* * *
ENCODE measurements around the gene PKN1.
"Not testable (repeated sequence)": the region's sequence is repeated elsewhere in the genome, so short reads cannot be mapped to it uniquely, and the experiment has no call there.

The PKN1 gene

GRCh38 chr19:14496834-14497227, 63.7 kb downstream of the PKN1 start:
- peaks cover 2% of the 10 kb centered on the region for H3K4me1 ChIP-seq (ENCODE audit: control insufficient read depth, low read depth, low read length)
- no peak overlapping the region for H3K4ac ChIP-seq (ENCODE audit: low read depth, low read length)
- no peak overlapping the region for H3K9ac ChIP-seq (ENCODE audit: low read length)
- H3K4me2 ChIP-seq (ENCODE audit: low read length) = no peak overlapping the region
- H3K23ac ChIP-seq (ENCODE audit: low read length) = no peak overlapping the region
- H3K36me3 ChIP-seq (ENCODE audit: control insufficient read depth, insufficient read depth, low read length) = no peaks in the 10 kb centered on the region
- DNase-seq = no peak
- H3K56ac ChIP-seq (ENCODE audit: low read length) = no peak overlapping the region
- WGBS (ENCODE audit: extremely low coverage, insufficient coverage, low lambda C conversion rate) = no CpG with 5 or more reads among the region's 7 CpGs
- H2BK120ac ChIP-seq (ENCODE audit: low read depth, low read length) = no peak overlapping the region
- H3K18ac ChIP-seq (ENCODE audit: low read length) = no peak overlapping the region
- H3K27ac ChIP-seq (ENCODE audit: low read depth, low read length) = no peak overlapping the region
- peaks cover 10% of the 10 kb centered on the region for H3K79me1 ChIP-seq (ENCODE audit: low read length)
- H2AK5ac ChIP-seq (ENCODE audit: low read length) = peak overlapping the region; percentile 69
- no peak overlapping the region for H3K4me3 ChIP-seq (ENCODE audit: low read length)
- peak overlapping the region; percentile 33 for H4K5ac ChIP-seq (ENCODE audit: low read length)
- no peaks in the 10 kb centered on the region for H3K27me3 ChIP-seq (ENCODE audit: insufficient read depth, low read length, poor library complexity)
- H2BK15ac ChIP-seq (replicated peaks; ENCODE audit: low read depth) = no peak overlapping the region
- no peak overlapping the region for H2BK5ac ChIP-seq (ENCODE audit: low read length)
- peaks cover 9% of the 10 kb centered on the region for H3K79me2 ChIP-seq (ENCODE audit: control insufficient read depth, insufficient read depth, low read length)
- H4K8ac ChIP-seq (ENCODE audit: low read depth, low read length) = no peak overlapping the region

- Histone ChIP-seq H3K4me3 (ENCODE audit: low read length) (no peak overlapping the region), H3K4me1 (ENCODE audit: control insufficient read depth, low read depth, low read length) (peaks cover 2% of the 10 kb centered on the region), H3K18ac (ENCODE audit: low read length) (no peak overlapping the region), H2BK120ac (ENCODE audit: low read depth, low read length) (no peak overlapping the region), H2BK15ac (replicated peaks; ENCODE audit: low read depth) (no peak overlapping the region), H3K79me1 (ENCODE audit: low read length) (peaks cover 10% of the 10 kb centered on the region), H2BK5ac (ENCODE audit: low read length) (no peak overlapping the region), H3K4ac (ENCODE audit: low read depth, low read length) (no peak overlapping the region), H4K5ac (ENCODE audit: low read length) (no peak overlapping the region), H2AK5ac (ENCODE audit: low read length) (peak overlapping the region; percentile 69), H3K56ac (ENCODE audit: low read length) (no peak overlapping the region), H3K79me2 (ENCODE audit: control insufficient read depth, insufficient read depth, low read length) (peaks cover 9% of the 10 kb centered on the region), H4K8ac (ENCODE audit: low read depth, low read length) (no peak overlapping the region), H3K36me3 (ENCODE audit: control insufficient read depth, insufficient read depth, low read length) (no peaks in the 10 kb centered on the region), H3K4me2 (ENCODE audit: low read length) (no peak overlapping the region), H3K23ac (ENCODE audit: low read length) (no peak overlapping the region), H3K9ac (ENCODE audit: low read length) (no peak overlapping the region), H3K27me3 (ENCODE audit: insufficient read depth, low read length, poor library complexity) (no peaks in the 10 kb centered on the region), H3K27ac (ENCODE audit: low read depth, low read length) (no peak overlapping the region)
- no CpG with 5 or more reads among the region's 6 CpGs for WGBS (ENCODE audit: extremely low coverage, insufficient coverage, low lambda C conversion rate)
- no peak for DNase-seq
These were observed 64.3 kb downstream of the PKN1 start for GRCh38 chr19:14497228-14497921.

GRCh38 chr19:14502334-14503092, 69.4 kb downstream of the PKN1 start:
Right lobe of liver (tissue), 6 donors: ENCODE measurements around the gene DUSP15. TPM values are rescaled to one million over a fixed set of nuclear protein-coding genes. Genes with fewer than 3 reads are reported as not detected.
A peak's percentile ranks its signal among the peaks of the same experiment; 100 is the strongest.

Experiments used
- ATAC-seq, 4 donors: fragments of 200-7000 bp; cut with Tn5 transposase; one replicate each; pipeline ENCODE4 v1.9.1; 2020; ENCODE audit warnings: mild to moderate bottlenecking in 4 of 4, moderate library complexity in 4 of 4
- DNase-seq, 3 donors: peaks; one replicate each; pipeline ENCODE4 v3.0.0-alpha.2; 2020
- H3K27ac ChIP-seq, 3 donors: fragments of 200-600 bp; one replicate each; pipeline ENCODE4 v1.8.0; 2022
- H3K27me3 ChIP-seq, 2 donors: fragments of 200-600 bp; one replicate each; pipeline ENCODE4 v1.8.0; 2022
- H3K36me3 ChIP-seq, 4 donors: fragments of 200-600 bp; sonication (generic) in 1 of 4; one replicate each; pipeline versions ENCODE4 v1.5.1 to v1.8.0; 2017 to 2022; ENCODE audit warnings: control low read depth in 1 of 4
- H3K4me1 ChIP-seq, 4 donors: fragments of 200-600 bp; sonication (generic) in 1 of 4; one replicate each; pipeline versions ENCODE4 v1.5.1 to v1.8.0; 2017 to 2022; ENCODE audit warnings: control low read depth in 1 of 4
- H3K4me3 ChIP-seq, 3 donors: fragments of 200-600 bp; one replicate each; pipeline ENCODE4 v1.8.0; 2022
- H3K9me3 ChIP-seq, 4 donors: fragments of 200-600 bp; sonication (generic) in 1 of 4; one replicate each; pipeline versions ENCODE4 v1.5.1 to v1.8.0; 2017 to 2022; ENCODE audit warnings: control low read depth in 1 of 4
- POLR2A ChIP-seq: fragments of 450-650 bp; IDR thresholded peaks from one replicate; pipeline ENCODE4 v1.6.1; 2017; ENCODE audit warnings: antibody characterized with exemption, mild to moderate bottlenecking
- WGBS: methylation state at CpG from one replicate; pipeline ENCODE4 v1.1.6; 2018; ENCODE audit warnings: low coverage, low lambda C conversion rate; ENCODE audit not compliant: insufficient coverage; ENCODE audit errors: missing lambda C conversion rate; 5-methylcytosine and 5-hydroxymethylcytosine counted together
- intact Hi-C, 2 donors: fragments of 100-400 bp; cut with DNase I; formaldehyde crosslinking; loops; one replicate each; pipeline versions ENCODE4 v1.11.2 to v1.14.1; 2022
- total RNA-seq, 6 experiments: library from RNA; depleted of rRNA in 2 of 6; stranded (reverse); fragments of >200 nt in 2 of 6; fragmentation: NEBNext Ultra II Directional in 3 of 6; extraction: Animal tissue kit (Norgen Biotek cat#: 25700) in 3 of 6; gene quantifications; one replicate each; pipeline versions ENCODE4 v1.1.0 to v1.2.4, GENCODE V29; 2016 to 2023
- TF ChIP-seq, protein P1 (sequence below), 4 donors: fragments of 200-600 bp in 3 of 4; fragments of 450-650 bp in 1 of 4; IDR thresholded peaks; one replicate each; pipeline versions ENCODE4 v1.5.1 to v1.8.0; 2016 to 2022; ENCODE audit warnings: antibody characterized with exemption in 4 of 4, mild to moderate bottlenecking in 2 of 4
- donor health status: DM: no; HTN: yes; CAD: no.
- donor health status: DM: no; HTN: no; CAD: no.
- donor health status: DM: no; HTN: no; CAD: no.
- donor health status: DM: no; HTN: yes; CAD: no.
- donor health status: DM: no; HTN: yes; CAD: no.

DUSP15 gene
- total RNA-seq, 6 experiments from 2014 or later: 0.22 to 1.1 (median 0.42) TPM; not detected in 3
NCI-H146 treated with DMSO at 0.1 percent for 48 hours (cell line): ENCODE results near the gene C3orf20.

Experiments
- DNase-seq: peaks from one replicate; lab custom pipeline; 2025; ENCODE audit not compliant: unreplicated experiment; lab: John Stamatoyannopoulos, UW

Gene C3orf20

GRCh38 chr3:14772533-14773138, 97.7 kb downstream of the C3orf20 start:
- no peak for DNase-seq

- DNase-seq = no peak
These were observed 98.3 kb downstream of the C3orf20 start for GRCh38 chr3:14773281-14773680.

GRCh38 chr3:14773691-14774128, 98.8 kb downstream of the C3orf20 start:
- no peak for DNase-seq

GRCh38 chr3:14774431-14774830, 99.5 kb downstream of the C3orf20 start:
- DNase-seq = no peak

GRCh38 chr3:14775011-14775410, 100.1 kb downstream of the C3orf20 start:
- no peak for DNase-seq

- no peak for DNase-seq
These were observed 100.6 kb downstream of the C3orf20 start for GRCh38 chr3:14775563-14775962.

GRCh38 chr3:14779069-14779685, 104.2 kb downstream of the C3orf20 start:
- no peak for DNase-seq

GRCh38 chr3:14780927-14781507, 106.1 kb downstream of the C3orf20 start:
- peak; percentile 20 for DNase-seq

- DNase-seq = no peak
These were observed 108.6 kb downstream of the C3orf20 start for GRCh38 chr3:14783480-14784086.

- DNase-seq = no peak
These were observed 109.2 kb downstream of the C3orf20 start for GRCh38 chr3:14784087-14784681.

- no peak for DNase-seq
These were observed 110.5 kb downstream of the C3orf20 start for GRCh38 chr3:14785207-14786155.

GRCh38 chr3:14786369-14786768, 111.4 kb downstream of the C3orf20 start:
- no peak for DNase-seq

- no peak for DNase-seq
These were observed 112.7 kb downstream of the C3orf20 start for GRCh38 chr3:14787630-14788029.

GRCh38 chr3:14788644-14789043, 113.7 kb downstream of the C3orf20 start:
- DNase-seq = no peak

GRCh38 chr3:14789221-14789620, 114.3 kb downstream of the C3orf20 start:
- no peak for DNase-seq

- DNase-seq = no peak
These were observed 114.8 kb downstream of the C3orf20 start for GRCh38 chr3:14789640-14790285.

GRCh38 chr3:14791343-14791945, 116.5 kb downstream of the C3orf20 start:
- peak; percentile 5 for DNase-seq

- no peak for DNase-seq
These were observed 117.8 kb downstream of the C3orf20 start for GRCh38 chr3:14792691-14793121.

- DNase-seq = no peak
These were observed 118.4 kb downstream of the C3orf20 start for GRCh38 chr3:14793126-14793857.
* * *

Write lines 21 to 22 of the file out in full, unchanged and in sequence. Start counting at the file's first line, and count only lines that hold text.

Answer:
- no peaks in the 10 kb centered on the region for H3K27me3 ChIP-seq (ENCODE audit: insufficient read depth, low read length, poor library complexity)
- H2BK15ac ChIP-seq (replicated peaks; ENCODE audit: low read depth) = no peak overlapping the region